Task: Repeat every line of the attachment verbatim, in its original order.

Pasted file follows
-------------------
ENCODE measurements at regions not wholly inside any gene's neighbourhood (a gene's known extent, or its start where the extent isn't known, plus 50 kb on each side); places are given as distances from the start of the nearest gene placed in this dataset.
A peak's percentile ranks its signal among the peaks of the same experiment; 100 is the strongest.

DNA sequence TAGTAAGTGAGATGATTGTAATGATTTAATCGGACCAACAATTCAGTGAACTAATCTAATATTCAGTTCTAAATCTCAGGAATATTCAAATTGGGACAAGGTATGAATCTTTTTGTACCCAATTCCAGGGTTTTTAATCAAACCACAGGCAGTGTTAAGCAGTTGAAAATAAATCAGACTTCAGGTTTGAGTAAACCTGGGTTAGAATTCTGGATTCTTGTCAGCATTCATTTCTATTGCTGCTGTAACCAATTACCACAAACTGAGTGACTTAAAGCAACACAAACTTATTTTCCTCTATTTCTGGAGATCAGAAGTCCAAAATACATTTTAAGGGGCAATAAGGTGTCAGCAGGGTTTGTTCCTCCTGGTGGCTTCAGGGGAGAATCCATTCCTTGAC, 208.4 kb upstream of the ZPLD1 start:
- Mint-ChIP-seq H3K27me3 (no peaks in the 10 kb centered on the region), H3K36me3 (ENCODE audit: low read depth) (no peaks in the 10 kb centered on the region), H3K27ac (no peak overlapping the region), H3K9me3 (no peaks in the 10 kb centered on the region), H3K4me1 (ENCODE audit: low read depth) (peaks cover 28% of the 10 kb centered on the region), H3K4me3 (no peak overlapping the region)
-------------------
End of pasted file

ENCODE measurements at regions not wholly inside any gene's neighbourhood (a gene's known extent, or its start where the extent isn't known, plus 50 kb on each side); places are given as distances from the start of the nearest gene placed in this dataset.
A peak's percentile ranks its signal among the peaks of the same experiment; 100 is the strongest.

DNA sequence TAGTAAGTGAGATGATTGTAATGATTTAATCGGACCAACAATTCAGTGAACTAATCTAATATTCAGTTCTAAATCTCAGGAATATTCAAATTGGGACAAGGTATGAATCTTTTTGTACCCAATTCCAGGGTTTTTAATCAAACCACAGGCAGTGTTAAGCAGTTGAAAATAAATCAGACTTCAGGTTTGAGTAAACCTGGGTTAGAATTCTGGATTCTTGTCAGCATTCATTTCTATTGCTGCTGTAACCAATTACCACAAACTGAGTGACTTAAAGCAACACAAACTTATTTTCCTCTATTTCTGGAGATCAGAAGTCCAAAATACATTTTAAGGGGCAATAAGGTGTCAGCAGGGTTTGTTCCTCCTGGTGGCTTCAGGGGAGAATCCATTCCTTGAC, 208.4 kb upstream of the ZPLD1 start:
- Mint-ChIP-seq H3K27me3 (no peaks in the 10 kb centered on the region), H3K36me3 (ENCODE audit: low read depth) (no peaks in the 10 kb centered on the region), H3K27ac (no peak overlapping the region), H3K9me3 (no peaks in the 10 kb centered on the region), H3K4me1 (ENCODE audit: low read depth) (peaks cover 28% of the 10 kb centered on the region), H3K4me3 (no peak overlapping the region)